Four more people had been diagnosed with the COVID-19 coronavirus in Pitt County on Thursday, bringing the local total to 10 as numbers continue to increase dramatically across the state.
The total jumped from six on Wednesday, Pitt County Public Health Director Dr. John Silvernail said during a news conference of local government and health leaders. Two of the new patients are young and are recovering at home in isolation, Silvernail said.
Details about the two others were not available as Silvernail was informed about the cases moments before the news conference, he said. Interviews with the new patients would be conducted later in the day, he said.
More than 630 people had tested positive statewide as of Thursday morning, about 130 more than Wednesday. Two of the Pitt County patients are hospitalized; one is expected to be released the next few days, Silvernail said. The remaining cases are recovering in isolation.
“One person was in their 70s, that’s probably the oldest of the cases, the youngest, I believe, is 22, so that’s kind of the range on this,” Silvernail said.
The virus is spread mostly by respiratory droplets, which is coughs and sneezes, Silvernail said. Respiratory droplets travel four to six feet, which is why six feet of separation is recommended, he said.
“The more that we can separate ourselves, the harder it is for this infection to spread. We talked about six feet as a distance for respiratory droplets, so if we can, temporarily stay apart. I know that’s hard, there’s a need for human contact and human interaction, but the more we can stay apart and avoid that contact and and keep that virus from spreading, the better off we’re all going to be on the other side of this,” he said.
Chief operating officer for Vidant Health Brian Floyd said the virus is spreading here like it has in every other area, by doubling every two days. He said there will be no change unless citizens change their behavior. He said everyone who enters Vidant Medical Center is screened.
“There’s only three ways to get into the hospital now. When I go to work, I get screened every time I walk in the hospital at this point,” he said.
As of Thursday, 174 people had been tested for the virus in Pitt County. Sixty-eight tested negative and the results of 96 tests are pending.
Silvernail said most of the patients have been younger adults who have had a mild illness. One was an ECU student who had traveled to Florida. He did not return to campus, Silvernail said.
Most of Pitt County is now under stay at home orders that allow only residents to leave home only for exercise and essential business. The county’s order went into effect Wednesday followed by similar orders in Greenville, Ayden and other municipalities. Farmville and Winterville had not enacted orders.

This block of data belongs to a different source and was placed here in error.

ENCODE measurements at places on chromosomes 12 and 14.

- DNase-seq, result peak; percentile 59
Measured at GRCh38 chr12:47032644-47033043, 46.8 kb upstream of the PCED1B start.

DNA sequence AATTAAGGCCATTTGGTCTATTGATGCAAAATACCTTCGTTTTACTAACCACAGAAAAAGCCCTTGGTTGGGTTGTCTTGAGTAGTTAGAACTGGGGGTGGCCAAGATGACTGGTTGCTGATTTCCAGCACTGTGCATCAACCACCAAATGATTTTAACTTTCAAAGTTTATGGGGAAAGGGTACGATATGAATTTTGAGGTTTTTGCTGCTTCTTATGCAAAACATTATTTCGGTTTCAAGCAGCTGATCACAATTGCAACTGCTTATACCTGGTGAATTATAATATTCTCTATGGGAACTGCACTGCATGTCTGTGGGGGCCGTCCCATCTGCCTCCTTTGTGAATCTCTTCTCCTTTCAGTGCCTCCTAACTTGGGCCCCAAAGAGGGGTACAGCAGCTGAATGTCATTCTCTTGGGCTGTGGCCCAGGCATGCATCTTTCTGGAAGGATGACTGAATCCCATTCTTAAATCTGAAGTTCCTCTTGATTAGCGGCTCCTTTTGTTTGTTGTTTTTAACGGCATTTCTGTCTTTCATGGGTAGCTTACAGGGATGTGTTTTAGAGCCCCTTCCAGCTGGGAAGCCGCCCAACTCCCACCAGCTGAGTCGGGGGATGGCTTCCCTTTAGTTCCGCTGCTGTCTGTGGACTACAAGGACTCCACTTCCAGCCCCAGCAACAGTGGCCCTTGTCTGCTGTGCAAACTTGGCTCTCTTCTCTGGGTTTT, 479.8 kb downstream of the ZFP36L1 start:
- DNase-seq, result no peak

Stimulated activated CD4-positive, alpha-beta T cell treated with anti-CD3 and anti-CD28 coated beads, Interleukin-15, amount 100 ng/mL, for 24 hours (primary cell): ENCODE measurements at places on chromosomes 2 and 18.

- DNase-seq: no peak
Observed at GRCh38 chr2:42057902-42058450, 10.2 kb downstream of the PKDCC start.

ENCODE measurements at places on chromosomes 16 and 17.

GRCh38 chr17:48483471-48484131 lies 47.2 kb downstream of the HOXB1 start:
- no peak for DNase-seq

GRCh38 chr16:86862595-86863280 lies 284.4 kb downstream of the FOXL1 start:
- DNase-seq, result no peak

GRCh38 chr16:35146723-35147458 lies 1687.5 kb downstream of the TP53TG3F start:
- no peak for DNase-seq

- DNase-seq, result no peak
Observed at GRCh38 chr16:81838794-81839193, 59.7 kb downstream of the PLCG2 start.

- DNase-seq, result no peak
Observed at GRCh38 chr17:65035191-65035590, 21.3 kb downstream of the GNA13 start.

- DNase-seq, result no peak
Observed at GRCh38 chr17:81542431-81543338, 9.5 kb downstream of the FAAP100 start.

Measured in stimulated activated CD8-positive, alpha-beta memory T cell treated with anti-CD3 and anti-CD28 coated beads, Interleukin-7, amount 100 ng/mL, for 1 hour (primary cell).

No statewide order is in place, although Gov. Roy Cooper has gradually expanded restrictions and extended the closings of public schools through May 15. Cooper has said he expected additional guidance and orders soon.
Trade groups representing the state’s hospitals and doctors have urged Cooper to issue statewide directives. They are worried an expected surge in cases could overwhelm hospitals and endanger health care workers.
The White House late Wednesday approved Cooper’s request for a major disaster declaration, which clears the way for federal aid, including unemployment and small business assistance, crisis counseling and other programs.
Unemployment benefit claims in North Carolina reached 166,000 from March 16 through Wednesday morning. This total compares with 100,000 claims received per month during the Great Recession in the late 2000s.
The state has several pots of money from which to locate extra cash to address the surge in jobless claims and the economic downturn. That includes $1.1 billion in the state’s rainy day reserve fund.
There’s also $2.2 billion in the state’s total unreserved cash balance, or money that isn’t already earmarked for something. That balance is larger because of a budget impasse between Cooper and the Republican-controlled legislature.
The virus has disrupted every aspect of life in the state and in Pitt County. Rick Owens, Pitt Community College vice president, said Thursday that year’s graduation ceremony will be held in an alternative format, most likely online.
Owens said the college is providing classes online, although some students are still completing clinical components in person, including students pursuing health care careers. He said the students were in minimal risk areas.
Precautions involve adhering to the health care providers recommendations, Owens said. Students on campus are supposed to practice social distancing, he said.
“We have pushed through last week to get most of those clinical programs wrapped up,” he said. “We are still running some programs, public safety and some of the health sciences programs, to get those completed and out into the workforce to assist with this,” Owens said.